Jio MAMI Film Festival 2017: The Hungry Showcases Shakespearen Symbolism in Contemporary Indian Upper Class Society
The film is not the best adaptation of Shakespearean world, neither is it a highly comprehensive or intelligent family drama that’s take your breath away.
It’s never an easy task to adapt Shakespeare in the context of Indian society and all the more difficult to make it look and sound relatable and connecting. And if the writing is lesser known, the window gets narrower. Bornilla Chaterjee took a huge risk with her film The Hungry, which is based on Shakespeare’s lesser known revenge drama Titus Andronicus, and presented it with utmost relatibility as her budget and creative space allowed. The grotesque family-drama, however, can’t be called the most impactful watch. The film starring Naseeruddin Shah, Tisca Chopra, Suraj Kumar and Sayani Gupta made its Asian debut with a full house at the ongoing 19th Jio MAMI Mumbai Film Festival. The film was also screened at the Toronto Film Festival and given its niche audience, it is expected to make rounds at few more festivals before its theatrical release.
The film follows the tit-for-tat revenge play between Ahuja (Naseeruddin Shah) and Tulsi (Tisca Chopra). Tulsi believes that Ahuja got her son killed for business gains and agrees to marry his son Sunny to take revenge on the family. Then begins the dark game where one person who plays the most vital part is Arun Kumar (Neeraj Kabi) as Tulsi’s lover and Ahuja’s right hand. With a stellar cast, one can easily expect engagement despite flaws in the plot. The happenings are justified with flashbacks that come in bits and pieces.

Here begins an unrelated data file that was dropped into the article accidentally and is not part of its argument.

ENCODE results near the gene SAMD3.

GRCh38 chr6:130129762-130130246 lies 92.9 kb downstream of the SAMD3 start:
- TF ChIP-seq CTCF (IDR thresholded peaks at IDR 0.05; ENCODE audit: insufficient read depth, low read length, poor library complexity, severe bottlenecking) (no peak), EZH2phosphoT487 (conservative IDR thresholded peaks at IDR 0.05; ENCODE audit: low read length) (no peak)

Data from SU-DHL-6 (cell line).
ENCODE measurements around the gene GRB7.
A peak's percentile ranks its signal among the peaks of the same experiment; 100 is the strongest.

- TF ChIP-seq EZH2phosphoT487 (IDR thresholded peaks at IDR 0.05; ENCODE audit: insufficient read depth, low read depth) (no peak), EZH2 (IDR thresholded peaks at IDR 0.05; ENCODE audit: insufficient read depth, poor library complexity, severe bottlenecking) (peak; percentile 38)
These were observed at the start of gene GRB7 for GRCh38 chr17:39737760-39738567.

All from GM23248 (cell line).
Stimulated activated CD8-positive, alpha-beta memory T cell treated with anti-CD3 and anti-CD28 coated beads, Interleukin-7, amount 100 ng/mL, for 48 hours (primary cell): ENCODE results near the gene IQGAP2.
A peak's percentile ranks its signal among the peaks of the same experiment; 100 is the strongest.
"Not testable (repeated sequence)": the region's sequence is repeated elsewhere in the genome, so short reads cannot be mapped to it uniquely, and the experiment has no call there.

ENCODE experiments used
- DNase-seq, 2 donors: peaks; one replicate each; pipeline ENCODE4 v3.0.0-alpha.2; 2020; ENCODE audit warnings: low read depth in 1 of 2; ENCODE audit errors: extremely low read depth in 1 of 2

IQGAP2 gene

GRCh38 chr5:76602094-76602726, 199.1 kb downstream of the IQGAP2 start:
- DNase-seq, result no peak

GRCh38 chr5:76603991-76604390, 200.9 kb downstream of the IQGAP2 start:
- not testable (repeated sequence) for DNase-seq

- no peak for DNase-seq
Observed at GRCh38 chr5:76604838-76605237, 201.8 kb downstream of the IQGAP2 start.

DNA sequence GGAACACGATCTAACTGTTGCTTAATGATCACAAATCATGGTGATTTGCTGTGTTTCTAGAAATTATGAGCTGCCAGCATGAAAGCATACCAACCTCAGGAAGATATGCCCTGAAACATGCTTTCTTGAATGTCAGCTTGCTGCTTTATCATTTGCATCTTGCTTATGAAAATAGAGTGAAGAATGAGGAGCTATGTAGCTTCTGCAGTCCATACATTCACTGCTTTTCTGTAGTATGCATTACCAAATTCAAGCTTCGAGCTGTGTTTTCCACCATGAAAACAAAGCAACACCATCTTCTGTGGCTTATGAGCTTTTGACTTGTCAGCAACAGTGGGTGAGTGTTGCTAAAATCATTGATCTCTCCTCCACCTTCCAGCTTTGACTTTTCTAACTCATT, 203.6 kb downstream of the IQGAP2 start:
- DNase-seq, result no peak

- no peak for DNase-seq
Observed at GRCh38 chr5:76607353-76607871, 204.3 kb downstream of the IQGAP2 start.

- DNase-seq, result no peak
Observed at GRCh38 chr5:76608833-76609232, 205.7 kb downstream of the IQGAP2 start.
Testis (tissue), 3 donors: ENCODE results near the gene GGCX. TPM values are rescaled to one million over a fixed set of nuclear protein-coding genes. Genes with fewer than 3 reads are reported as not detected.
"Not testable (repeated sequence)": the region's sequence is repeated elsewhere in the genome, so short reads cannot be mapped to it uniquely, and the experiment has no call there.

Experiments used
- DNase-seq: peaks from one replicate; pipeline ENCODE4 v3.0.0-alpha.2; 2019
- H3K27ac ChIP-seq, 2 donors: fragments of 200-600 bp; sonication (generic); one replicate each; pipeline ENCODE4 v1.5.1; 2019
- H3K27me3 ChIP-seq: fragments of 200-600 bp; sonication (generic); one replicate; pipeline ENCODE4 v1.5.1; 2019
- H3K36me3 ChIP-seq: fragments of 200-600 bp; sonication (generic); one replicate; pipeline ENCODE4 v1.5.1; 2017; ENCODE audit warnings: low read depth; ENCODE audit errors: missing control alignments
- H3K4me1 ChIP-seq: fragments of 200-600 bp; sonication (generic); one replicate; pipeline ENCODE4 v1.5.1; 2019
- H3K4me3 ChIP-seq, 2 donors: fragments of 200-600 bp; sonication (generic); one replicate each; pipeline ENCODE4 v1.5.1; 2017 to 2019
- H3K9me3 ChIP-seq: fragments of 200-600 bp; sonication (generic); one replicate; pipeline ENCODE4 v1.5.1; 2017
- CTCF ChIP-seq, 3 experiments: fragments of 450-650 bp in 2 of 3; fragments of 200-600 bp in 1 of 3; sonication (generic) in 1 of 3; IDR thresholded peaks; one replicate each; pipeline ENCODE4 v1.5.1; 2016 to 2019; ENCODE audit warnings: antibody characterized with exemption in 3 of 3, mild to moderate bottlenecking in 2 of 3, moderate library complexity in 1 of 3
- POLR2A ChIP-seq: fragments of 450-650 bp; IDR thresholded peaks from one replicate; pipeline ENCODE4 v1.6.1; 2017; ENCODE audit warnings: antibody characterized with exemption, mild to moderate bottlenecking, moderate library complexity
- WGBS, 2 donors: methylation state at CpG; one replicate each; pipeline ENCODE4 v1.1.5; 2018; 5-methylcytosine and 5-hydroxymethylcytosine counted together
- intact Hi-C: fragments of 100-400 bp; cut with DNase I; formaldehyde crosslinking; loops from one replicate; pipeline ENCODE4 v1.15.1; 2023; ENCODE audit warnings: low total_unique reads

Now, the magic of the film lies in its casting and their performances. Shah as Ahuja is cunning, manipulative and brute; however his worst instincts take over when his innocent daughter becomes a causality in Tulsi’s plan. Tulsi is the like a wounded lioness, whose son has been taken away and now she can go to any depths to take the revenge. Gandhi’s ‘eye for an eye can make the whole world blind’, fits the plot completely, but despite the goth Shakespearean touch and beautiful cinematography, it's the vulnerabilities of lead characters as parents that strikes the most. Probably that was the most Indian thing the director could have brought in to make the play more relatable to the audience, which is used to Bhardwaj’s raw and rugged and rural adaptations of the playwright.
The use of metaphors, surroundings and nuanced Delhi language to justify the temperament and blind money and power adds on to the eye-catching costumes to make The Hungry a highly atmospheric film. From Tulsi’s wedding lehenga to Lovleen’s sequined dress and mirrored white hall of glass, depicting the corridor of power, inside the Ahuja family complex, every setting has a meaning and underlying message for the audience.
The film is not the best adaptation of Shakespearean world, neither is it a highly comprehensive or intelligent family drama that’s take your breath away. However, there is something unsettling and uneasy about the film that’ll force you to think about it after you’re done with it and the casting just adds to that lingering effect. Bornilla Chatterjee’s The Hungry is the kind of film that has no black or white, just grey.
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